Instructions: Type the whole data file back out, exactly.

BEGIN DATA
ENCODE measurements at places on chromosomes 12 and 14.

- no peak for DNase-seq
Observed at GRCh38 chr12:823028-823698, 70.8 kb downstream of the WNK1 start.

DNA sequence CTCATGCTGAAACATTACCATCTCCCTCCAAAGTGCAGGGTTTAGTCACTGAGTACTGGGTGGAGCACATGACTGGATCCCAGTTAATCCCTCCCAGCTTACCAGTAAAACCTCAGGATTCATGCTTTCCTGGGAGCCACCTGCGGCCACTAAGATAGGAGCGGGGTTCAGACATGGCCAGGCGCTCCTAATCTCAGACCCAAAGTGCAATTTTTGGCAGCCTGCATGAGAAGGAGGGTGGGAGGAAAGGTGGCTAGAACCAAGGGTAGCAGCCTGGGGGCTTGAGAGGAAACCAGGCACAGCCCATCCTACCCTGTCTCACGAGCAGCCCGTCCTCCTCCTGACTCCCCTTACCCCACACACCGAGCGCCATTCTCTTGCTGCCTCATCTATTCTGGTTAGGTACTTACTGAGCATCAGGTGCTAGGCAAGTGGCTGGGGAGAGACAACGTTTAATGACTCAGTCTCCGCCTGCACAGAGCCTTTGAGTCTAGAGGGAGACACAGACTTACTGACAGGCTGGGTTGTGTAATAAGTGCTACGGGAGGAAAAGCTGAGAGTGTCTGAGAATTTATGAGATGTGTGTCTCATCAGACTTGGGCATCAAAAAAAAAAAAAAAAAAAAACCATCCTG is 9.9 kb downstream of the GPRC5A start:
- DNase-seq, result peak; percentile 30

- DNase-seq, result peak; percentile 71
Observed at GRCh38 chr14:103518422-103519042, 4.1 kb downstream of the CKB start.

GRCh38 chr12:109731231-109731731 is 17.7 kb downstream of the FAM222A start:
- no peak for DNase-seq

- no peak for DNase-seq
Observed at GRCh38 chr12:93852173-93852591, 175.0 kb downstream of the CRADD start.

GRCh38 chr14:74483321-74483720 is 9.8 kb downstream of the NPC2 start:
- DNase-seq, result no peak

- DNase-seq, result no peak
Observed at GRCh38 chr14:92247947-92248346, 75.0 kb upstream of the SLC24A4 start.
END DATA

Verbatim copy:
ENCODE measurements at places on chromosomes 12 and 14.

- no peak for DNase-seq
Observed at GRCh38 chr12:823028-823698, 70.8 kb downstream of the WNK1 start.

DNA sequence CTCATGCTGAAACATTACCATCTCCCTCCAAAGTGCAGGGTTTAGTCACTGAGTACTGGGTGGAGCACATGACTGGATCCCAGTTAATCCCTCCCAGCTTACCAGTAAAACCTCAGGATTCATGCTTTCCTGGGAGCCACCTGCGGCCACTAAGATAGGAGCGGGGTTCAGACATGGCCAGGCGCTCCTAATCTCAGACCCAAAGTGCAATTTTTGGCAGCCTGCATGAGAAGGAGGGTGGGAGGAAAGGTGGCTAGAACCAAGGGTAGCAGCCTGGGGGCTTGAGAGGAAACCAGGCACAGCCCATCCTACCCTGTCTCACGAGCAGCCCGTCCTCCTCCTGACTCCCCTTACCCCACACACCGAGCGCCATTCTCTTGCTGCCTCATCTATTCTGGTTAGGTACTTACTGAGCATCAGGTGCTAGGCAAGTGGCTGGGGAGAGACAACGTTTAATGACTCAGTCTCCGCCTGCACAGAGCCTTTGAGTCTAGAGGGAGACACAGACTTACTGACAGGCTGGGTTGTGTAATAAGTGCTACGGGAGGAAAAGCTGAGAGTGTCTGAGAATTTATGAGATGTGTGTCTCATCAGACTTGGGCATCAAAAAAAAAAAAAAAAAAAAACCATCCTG is 9.9 kb downstream of the GPRC5A start:
- DNase-seq, result peak; percentile 30

- DNase-seq, result peak; percentile 71
Observed at GRCh38 chr14:103518422-103519042, 4.1 kb downstream of the CKB start.

GRCh38 chr12:109731231-109731731 is 17.7 kb downstream of the FAM222A start:
- no peak for DNase-seq

- no peak for DNase-seq
Observed at GRCh38 chr12:93852173-93852591, 175.0 kb downstream of the CRADD start.

GRCh38 chr14:74483321-74483720 is 9.8 kb downstream of the NPC2 start:
- DNase-seq, result no peak

- DNase-seq, result no peak
Observed at GRCh38 chr14:92247947-92248346, 75.0 kb upstream of the SLC24A4 start.